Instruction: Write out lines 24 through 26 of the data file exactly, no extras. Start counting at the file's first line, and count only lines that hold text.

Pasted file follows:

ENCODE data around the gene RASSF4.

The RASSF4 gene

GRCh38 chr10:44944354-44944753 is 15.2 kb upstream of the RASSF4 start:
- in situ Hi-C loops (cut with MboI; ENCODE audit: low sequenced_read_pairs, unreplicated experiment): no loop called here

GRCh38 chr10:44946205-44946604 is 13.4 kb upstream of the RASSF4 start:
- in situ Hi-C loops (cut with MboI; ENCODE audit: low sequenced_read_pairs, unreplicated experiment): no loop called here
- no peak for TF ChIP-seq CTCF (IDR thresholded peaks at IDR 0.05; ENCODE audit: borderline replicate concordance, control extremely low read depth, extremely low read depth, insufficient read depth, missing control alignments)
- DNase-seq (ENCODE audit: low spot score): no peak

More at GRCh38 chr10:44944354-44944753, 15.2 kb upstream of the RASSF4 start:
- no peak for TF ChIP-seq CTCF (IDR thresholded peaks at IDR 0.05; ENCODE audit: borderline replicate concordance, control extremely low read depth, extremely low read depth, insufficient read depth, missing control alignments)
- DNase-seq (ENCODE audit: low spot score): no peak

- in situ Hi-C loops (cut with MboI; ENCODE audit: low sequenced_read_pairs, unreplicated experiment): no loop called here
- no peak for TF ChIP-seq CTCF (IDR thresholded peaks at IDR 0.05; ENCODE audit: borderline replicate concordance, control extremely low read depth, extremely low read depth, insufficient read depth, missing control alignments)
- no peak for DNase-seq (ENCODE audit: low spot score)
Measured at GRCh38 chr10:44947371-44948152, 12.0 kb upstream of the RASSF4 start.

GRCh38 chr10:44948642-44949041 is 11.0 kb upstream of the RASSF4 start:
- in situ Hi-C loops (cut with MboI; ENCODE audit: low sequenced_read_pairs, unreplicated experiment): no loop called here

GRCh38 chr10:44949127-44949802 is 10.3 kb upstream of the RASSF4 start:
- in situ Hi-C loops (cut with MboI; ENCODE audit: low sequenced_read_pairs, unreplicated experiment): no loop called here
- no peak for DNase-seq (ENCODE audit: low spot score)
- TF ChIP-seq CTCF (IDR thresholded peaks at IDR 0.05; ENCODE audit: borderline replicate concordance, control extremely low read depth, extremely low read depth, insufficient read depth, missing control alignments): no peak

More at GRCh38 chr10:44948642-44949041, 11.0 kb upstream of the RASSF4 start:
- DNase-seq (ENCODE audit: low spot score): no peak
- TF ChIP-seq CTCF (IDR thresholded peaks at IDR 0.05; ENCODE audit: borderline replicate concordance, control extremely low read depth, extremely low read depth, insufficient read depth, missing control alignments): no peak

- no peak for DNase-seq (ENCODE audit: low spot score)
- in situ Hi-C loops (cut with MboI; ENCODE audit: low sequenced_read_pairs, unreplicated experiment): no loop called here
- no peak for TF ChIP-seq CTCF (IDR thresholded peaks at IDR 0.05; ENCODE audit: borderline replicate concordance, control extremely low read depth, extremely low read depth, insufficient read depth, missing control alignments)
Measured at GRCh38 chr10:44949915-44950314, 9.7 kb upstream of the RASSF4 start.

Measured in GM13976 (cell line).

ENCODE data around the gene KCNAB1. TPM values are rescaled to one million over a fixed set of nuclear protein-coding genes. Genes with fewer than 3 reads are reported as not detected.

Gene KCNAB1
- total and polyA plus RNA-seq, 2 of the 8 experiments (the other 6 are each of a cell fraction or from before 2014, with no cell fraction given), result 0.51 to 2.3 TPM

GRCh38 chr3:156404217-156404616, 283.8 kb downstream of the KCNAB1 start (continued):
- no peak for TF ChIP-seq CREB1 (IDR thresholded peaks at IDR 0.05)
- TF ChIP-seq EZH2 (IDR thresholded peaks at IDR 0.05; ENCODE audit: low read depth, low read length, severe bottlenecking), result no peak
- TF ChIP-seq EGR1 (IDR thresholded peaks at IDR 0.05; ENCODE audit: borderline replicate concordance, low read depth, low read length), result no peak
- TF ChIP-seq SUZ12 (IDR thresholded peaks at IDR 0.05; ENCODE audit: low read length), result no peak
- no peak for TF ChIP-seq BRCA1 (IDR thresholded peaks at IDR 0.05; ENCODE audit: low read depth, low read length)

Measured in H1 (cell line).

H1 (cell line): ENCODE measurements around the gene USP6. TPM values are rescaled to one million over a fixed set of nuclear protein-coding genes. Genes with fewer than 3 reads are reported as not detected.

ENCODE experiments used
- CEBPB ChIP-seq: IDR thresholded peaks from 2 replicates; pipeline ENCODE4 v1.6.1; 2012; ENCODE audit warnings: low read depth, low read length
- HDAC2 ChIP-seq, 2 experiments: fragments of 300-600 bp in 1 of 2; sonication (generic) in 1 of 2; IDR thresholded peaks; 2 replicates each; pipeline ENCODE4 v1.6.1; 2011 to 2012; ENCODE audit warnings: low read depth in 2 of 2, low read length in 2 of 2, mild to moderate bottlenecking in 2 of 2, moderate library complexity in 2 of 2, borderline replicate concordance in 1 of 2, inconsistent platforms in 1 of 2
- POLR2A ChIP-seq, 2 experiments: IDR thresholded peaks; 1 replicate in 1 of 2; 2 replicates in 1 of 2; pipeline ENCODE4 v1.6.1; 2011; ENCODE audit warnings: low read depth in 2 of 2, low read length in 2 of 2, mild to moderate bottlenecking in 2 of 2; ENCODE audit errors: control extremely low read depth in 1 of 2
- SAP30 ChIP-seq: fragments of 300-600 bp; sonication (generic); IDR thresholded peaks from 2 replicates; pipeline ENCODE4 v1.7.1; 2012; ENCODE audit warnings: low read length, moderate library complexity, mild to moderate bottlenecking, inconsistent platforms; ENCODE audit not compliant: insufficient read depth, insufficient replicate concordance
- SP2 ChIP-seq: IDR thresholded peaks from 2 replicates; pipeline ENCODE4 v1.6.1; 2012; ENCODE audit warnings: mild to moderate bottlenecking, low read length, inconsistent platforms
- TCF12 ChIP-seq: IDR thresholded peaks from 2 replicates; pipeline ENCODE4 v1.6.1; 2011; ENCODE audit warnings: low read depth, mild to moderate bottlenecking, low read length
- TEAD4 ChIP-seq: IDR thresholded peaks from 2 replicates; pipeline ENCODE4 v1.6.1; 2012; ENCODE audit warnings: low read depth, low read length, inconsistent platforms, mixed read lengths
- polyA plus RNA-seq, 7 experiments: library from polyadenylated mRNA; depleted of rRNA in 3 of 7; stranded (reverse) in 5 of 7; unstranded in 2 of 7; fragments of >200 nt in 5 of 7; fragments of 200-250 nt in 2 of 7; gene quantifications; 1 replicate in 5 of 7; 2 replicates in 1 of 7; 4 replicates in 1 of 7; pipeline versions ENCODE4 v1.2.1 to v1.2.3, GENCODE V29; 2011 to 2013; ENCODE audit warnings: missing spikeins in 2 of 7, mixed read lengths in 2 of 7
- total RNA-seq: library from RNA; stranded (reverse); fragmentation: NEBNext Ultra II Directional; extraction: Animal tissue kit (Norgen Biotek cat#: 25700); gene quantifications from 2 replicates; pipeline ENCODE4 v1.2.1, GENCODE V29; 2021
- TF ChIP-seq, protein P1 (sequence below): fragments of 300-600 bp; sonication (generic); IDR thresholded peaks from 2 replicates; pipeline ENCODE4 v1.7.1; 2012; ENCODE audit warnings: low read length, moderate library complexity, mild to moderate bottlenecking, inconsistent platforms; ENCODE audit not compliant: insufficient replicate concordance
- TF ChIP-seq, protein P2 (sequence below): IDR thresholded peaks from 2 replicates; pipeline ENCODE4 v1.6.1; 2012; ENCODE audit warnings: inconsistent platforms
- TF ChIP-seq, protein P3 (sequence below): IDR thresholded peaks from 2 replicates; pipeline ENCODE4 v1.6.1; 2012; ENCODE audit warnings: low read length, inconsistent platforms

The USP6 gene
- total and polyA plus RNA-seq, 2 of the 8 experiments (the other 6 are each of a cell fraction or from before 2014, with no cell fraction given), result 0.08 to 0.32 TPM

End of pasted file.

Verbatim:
- TF ChIP-seq CTCF (IDR thresholded peaks at IDR 0.05; ENCODE audit: borderline replicate concordance, control extremely low read depth, extremely low read depth, insufficient read depth, missing control alignments): no peak

- no peak for DNase-seq (ENCODE audit: low spot score)
- in situ Hi-C loops (cut with MboI; ENCODE audit: low sequenced_read_pairs, unreplicated experiment): no loop called here